Physical Effects of Childhood Trauma

Physical effects of childhood trauma

By Seneca White

Did you know that if a child is away from their parent for more than a couple hours that child may experience some sort of separation anxiety? You may have answered "yes" to this because you may know, or have, a child who does this.

Now, think about the 1,995 migrant children who have been forcibly separated from their families at the U.S.-Mexico border between mid-May through the end of June, 2018. The majority of these children were placed in detention centers along the border, traumatizing a large number of them and setting them up for detrimental physical and mental health impacts.

The American Psychological Association (APA) released a statement on June 20, 2018 stating that this separating families policy was inhumane and something that is very traumatizing to everyone, especially the kids. According to the Society for Research in Child Development, “The evidence that family separation is harmful dates back to studies on the effects of parent-child separations on children’s well-being during World War II. This research documented far reaching effects of these separations into adulthood, including increased risk for mental health problems, poor social functioning and many more issues” (SCRD 2018).

In a recent Vox article, Dylan Gee, an Assistant Professor of Psychology at Yale University, stated, “When a child is ripped away from a parent, their body goes into fight-or-flight mode. Stress hormones surge, and the body prepares for danger." There are many things that can wrong with a child’s health if not properly looked at or treated. Even after they are reconnected with their family, there may still be some long-term challenges. Gee contends that family separation could ruin children's brains forever.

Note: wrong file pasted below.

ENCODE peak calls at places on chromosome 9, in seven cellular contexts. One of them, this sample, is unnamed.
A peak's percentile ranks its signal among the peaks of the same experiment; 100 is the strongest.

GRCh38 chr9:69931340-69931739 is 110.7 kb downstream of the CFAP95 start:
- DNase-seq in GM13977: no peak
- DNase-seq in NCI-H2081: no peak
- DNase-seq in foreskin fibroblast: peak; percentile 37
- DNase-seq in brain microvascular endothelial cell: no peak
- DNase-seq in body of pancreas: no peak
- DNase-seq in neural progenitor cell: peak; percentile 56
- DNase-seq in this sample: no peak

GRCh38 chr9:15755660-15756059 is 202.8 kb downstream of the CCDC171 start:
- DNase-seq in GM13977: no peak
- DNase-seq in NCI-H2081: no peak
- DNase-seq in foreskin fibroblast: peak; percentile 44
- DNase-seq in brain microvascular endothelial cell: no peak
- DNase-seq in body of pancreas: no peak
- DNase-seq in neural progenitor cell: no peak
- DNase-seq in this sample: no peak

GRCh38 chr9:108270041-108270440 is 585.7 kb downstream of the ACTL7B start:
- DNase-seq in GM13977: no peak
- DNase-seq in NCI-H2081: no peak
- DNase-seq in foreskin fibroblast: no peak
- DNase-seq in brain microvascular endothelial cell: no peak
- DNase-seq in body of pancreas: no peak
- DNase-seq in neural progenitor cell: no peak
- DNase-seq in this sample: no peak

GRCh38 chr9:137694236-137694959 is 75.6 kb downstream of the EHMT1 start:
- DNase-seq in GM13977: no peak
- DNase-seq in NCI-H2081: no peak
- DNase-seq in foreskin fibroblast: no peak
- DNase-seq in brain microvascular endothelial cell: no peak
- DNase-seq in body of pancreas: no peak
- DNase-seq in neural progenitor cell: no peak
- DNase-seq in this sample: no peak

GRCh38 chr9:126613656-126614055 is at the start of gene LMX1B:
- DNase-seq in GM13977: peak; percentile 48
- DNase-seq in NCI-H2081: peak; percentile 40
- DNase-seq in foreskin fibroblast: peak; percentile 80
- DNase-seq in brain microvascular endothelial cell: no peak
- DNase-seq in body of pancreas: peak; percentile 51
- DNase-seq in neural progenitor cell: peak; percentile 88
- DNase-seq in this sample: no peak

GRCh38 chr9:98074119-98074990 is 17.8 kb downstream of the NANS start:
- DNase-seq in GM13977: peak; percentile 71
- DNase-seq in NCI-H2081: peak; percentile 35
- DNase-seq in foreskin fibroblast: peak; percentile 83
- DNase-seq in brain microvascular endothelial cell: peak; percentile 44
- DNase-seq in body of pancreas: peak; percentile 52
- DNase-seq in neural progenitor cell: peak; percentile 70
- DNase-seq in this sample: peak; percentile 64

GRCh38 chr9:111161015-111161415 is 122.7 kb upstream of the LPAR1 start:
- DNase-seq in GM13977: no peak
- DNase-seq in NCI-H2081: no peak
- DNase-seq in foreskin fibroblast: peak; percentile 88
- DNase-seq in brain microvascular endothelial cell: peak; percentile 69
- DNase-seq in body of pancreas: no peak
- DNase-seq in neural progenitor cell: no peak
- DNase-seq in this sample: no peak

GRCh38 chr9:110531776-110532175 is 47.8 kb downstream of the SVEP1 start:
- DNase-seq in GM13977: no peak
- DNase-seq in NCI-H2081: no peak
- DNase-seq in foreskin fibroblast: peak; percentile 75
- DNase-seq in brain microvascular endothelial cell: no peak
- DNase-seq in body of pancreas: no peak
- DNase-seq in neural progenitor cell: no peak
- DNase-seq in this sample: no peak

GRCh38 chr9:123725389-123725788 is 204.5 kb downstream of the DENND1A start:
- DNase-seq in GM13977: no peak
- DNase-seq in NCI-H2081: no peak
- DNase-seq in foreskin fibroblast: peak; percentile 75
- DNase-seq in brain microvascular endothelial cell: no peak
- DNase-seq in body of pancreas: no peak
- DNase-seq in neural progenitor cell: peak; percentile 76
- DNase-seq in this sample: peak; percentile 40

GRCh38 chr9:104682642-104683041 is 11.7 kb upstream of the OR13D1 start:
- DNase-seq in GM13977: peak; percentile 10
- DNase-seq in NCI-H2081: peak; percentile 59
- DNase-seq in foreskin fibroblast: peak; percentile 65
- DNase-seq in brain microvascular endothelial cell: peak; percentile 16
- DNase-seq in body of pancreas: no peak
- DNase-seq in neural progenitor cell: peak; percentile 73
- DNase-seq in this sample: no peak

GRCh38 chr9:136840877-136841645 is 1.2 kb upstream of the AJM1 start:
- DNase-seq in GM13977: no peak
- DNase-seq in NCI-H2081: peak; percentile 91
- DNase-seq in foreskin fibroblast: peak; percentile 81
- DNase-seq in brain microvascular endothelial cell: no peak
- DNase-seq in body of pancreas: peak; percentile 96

There are many resources families and children can seek out in order to help them with trauma. There is a program at the Children's Hospital of Philadelphia (CHOP) called “The Refugee Health Program” where they provide services to help nurture children and families back to health and provide them with additional resources to get them through a traumatic event. In a phone interview with Meera Siddharth, MD, a pediatrician at CHOP's Karabots Pediatric Care Center in West Philadelphia, the doctor spoke about how just a simple trip to a physician's office could help the child out tremendously.

“Most times when parents are coming in or calling, it’s because their child is really ill or they have fever, but it’s important to read signs,” Dr. Siddharth said. She mentioned that children in detention centers do not often receive regular check-ups.

There are a few refugee health programs throughout the U.S., but this particular one at CHOP works to ensure that all refugee children have a healthy start to their lives in the U.S. A separate program at the Esperanza Health Center  helps children of Latino and under-served parents with their psychological and physical health as well.

According to American Progress, "As of today there has been more awareness around immigration-related health issues, and there are a large number of organizations willing to have health care providers on-board to provide much-needed care on the border.” 

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